Typically, using twice the amount of dry carbon ingredients such as dead leaves, straw, or sawdust is the perfect way to balance the material so the microbes can keep active and internal compost heat levels remain high.
Step 4: Turn and Maintain the Compost
To keep your compost from getting soggy, cold, or smelly, you’ll want to turn the ingredients every five to seven days.
Keeping the compost cooking at optimal temperatures to kill harmful bacteria and fungi requires oxygen, so turning the pile will bring in a fresh supply. Using a compost thermometer is a simple way to monitor compost activity.
Turning the pile also redistributes moisture and nutrients, so the beneficial compost microorganisms stay busy digesting the potato scraps and other ingredients.
Tend to the compost until the material is dark, loose, and there are no traces of food scraps or dry ingredients you can recognize, which should take anywhere from three to six months.
What To Do If Potatoes Start Growing In Your Compost
If you spot potatoes sprouting in your compost, you don’t need to panic.
Sprouting issues happen most often when you place whole potatoes into the pile, you did not bury the potato scraps deep enough within the compost to deter growth, or you aren’t turning the compost often enough.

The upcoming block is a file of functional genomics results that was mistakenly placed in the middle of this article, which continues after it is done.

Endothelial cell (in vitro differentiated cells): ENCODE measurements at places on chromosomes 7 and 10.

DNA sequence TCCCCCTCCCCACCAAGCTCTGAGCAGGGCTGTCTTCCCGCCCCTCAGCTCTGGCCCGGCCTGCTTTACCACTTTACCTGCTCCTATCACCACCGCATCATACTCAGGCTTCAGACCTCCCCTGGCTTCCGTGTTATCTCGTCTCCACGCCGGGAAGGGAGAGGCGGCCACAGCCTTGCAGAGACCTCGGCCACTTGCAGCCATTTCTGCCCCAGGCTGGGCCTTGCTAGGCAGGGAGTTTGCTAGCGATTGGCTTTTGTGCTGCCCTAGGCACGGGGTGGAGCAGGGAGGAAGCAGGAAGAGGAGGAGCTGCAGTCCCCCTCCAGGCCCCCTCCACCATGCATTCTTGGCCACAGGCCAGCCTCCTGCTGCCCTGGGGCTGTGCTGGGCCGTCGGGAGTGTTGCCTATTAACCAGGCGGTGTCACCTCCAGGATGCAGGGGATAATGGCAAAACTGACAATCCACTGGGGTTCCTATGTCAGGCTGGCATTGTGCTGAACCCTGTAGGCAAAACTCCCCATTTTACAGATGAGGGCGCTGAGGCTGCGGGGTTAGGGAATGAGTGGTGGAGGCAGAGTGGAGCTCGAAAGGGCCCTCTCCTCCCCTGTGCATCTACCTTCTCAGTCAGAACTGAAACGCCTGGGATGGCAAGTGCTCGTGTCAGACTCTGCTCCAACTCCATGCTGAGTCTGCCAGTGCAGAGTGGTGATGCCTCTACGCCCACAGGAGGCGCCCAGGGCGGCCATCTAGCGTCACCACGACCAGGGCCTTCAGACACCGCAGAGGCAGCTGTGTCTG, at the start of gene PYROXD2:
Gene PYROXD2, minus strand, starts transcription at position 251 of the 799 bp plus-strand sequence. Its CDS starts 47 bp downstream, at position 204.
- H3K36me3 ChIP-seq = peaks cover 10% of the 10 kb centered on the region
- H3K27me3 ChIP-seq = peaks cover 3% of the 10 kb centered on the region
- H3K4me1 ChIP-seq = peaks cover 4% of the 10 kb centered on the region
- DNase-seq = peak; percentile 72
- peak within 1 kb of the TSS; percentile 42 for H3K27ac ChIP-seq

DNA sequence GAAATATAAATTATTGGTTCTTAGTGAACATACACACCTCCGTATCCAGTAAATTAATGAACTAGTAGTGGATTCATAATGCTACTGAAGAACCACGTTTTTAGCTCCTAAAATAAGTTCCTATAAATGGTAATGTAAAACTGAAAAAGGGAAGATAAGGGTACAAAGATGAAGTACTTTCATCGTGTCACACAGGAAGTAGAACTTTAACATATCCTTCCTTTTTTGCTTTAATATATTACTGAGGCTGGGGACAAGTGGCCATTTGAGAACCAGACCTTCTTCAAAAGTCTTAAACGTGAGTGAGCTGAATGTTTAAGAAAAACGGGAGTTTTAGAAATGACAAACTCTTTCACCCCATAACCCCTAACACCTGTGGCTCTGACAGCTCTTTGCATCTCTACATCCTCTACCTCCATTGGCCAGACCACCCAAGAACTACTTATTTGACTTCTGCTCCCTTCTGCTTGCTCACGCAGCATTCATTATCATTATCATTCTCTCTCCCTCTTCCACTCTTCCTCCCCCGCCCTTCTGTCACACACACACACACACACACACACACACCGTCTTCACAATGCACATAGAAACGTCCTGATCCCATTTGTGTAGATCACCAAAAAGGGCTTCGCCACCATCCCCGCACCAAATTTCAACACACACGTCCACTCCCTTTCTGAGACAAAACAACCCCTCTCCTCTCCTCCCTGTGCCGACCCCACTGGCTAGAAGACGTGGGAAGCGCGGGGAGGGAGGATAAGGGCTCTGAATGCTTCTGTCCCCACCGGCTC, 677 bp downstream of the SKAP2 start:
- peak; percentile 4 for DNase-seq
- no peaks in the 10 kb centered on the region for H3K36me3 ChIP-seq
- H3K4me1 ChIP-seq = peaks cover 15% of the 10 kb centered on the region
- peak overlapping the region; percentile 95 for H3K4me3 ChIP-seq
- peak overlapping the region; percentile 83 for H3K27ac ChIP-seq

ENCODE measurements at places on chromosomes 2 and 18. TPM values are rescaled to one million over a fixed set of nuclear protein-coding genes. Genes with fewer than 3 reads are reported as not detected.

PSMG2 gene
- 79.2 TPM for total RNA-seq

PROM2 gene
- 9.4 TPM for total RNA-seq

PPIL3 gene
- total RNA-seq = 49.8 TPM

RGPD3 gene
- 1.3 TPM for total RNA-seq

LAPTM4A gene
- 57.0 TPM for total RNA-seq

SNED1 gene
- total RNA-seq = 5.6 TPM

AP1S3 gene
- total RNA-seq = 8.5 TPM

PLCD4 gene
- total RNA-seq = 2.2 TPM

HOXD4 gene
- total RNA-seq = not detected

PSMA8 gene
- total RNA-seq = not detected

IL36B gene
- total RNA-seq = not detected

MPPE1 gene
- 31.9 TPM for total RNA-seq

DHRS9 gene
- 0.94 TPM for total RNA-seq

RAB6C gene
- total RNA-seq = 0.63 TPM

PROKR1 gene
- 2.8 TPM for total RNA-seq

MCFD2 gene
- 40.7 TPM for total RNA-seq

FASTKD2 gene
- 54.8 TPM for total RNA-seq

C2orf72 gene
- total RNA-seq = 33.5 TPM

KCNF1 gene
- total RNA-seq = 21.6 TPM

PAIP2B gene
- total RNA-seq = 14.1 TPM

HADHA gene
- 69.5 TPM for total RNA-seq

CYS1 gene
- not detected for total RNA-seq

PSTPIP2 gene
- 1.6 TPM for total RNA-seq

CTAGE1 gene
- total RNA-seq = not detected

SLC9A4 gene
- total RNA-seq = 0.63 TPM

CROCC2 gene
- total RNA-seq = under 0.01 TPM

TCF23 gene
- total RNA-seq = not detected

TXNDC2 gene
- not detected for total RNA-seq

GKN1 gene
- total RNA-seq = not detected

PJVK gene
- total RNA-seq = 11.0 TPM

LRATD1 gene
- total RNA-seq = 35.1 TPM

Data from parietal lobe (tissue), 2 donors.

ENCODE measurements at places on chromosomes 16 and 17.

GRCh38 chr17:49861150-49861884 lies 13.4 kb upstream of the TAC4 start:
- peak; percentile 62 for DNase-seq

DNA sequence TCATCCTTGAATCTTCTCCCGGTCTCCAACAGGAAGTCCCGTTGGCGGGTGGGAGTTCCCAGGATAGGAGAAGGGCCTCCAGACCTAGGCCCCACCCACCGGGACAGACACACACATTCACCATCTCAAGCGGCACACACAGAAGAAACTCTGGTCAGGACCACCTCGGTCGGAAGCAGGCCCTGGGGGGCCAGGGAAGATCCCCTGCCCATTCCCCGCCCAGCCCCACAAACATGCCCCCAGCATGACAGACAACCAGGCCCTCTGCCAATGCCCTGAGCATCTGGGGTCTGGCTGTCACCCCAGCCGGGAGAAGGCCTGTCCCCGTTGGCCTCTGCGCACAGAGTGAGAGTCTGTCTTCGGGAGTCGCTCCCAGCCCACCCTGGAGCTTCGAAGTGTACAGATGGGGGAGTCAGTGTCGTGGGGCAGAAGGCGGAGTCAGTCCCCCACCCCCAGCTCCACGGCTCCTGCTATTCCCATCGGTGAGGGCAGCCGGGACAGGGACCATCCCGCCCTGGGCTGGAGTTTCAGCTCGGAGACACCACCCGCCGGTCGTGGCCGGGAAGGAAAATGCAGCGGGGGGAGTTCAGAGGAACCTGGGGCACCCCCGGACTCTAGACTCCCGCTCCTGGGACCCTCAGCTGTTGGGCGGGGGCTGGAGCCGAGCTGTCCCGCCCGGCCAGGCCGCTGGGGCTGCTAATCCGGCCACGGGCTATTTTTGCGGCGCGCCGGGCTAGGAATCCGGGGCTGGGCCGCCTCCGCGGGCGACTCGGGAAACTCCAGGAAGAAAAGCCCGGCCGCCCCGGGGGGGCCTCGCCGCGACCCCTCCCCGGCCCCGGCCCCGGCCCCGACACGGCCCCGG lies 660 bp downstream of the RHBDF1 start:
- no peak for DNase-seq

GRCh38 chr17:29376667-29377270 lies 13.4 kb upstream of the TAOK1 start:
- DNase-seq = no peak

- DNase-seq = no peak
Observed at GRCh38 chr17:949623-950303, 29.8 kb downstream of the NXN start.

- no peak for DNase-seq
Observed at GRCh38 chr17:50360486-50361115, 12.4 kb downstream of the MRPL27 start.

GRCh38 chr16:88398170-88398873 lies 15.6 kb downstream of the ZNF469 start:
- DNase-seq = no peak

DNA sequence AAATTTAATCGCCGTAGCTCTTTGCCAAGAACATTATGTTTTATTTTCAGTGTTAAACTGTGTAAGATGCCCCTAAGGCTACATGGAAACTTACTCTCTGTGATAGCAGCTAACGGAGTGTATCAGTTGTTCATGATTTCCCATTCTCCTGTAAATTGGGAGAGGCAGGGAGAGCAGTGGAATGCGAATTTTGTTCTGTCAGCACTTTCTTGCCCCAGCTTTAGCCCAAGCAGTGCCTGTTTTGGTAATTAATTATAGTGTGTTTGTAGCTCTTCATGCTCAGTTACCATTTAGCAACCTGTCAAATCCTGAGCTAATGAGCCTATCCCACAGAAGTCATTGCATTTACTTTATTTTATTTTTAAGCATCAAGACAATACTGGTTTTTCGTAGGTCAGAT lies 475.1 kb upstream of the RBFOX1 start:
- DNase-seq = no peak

The best way to handle potatoes that sprout in compost is to push the new growth down into the center of the compost material, so the higher heat will quickly kill off the plant, and the most active microbes can get to work digesting the material.
If you have several piles of compost working simultaneously, you can also opt to leave the potatoes alone and let them mature.
Potatoes that grow in compost do quite well, as it provides the plants an outstanding balance of nutrients and healthy soil conditions.
The potatoes should grow normally as long as the compost is deep enough and can drain off excess moisture.
The benefit of growing potatoes in compost is that the tubers can grow freely in the less dense compost material versus ordinary garden soil, so they are rounder and plumper. Harvesting the crop is also more manageable from the loose compost.
Potatoes are a popular ingredient in all types of dishes. Learning safe ways to compost potato scraps helps people reduce landfill waste while creating free soil amendments for their landscaping projects.
With a bit of care, it’s simple to compost all parts of a potato plant without worry you’ll disrupt the composting process or harm future garden plantings.
Give potato composting a try, and enjoy doing your part for the environment and your garden!